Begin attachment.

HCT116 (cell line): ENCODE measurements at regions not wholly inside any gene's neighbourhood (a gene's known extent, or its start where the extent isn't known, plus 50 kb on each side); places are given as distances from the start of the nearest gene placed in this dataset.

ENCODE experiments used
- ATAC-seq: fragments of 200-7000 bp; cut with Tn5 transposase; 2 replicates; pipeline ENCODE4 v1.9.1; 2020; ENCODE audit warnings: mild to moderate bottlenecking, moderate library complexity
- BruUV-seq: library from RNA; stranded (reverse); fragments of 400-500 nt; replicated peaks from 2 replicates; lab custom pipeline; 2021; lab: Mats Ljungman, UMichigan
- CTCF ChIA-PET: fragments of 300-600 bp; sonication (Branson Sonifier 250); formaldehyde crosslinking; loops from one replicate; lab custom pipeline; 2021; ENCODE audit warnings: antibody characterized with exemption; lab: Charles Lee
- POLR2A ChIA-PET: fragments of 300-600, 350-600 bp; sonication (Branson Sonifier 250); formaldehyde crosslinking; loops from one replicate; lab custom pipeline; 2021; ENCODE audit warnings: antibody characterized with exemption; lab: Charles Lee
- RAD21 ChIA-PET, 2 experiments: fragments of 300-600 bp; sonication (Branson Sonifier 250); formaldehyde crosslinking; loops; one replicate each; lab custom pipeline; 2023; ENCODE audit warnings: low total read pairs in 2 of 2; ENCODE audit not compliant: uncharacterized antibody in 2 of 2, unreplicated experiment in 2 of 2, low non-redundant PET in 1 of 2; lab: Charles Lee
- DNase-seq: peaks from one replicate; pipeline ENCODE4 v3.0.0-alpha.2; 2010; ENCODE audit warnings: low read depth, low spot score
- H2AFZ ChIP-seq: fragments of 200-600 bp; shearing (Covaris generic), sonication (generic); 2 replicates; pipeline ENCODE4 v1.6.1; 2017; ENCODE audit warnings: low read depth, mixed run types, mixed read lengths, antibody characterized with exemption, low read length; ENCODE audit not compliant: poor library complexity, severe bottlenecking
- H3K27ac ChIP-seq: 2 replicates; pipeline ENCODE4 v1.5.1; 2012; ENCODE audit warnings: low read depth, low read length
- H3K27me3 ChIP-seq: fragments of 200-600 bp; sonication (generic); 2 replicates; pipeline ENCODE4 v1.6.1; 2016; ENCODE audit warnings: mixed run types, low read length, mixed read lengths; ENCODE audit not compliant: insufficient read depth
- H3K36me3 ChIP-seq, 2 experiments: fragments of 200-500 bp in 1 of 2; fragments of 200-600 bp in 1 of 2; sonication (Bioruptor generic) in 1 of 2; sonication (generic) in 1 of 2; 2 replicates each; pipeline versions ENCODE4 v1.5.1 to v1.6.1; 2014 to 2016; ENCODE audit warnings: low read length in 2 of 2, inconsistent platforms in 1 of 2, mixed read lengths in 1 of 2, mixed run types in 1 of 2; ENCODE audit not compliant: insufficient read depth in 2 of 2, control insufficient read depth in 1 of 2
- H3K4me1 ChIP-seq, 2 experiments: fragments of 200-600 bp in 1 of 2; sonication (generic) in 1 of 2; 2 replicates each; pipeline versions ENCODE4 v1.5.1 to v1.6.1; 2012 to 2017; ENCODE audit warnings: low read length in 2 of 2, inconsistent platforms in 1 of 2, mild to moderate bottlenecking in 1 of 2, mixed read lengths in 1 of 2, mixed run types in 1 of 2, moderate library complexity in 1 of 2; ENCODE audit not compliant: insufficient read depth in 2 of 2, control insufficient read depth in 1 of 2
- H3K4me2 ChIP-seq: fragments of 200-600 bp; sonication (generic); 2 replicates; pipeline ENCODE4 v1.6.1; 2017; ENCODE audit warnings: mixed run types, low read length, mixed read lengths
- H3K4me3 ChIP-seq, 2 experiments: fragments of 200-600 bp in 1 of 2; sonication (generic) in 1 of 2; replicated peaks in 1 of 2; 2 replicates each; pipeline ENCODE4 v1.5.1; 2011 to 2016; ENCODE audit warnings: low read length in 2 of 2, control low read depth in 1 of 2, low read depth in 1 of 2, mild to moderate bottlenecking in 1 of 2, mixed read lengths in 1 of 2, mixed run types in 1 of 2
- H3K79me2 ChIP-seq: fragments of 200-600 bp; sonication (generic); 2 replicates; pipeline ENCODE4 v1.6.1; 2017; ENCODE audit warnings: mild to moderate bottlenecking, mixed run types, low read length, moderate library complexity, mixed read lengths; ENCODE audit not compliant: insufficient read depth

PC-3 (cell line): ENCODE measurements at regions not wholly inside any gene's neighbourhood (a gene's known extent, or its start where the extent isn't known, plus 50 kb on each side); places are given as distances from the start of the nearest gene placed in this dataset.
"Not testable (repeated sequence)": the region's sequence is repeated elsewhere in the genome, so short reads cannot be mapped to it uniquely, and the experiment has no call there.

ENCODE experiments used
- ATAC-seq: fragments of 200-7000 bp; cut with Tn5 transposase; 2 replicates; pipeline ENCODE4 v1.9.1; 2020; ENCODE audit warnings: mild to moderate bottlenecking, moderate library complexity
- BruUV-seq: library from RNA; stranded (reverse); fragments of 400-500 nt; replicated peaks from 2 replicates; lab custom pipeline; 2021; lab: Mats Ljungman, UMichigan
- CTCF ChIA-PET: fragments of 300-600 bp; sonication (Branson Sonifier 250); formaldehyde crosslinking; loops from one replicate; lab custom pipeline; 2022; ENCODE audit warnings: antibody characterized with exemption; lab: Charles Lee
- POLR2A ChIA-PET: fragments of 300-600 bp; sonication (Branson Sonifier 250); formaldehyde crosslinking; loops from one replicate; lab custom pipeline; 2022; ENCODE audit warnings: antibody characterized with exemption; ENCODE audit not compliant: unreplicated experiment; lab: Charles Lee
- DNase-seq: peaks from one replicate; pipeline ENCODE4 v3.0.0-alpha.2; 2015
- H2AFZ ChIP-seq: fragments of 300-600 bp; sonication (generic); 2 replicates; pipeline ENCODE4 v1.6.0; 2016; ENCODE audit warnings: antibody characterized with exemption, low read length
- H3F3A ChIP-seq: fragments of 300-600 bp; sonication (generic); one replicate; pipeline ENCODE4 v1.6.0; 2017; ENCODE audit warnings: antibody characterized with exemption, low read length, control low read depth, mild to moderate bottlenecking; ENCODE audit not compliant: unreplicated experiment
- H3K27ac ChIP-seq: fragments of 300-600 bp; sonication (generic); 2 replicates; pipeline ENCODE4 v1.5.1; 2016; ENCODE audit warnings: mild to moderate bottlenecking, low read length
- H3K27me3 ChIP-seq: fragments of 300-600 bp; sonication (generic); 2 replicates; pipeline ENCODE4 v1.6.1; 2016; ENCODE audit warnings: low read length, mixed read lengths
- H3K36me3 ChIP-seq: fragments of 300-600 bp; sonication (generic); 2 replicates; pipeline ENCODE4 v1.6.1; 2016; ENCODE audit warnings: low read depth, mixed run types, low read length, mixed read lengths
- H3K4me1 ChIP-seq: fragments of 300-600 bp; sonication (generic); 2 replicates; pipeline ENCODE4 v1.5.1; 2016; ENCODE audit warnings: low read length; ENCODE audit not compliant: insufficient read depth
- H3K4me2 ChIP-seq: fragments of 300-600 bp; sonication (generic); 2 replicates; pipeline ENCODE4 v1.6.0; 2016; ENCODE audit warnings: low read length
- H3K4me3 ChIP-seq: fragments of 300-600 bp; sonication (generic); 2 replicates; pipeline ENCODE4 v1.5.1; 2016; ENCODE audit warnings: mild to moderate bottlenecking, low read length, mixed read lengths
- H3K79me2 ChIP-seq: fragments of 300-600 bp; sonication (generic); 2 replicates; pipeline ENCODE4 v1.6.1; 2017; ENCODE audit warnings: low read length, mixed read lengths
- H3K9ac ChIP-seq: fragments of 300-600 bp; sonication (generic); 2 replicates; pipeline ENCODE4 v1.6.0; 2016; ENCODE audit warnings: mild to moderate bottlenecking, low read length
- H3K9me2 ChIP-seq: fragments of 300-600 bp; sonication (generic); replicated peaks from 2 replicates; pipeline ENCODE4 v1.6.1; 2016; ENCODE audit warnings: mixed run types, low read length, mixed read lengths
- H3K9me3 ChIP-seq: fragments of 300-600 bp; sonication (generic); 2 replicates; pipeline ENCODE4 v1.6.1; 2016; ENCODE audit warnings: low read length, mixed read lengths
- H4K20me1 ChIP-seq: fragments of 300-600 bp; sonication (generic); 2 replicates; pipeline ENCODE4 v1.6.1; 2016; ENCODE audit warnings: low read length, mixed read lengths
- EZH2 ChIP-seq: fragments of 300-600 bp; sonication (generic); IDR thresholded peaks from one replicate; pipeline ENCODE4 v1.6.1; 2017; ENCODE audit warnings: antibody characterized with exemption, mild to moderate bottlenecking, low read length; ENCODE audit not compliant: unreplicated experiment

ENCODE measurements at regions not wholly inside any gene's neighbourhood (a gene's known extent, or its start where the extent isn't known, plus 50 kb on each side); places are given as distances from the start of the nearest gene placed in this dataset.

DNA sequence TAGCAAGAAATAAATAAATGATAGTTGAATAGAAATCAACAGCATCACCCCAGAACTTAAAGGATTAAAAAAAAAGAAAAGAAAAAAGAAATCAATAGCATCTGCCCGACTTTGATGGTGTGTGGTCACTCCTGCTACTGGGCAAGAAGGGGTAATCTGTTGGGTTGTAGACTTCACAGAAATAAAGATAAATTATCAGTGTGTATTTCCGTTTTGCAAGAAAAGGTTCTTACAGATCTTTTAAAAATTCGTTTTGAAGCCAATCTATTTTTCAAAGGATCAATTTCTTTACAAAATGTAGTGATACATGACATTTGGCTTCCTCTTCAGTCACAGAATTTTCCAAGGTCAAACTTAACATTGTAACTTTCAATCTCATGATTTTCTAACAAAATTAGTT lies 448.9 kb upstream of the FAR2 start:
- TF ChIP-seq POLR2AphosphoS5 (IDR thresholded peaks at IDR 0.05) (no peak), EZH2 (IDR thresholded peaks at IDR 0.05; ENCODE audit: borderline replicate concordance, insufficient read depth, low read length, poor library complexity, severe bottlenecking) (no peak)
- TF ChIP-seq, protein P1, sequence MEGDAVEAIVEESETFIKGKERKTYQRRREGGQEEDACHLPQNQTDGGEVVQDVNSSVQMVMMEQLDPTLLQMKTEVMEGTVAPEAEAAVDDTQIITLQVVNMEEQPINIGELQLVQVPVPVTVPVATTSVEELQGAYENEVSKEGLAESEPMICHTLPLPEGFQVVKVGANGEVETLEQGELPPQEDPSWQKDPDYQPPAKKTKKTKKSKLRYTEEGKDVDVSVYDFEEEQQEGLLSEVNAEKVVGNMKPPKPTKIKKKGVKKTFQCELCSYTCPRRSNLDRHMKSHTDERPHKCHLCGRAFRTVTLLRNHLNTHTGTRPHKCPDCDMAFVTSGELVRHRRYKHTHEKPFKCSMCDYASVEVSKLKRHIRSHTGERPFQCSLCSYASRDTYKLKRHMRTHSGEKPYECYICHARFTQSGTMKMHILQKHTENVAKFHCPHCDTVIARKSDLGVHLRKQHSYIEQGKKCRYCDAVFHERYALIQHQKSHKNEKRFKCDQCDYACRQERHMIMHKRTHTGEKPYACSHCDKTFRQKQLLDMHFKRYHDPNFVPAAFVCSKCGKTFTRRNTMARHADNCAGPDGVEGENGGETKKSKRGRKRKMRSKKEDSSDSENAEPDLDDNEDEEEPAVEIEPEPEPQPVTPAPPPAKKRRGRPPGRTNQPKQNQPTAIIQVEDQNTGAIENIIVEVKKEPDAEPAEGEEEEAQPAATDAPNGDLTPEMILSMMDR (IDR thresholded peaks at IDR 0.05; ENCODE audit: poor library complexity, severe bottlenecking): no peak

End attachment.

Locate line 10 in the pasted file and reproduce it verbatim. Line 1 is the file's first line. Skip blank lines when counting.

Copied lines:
- H3K27ac ChIP-seq: 2 replicates; pipeline ENCODE4 v1.5.1; 2012; ENCODE audit warnings: low read depth, low read length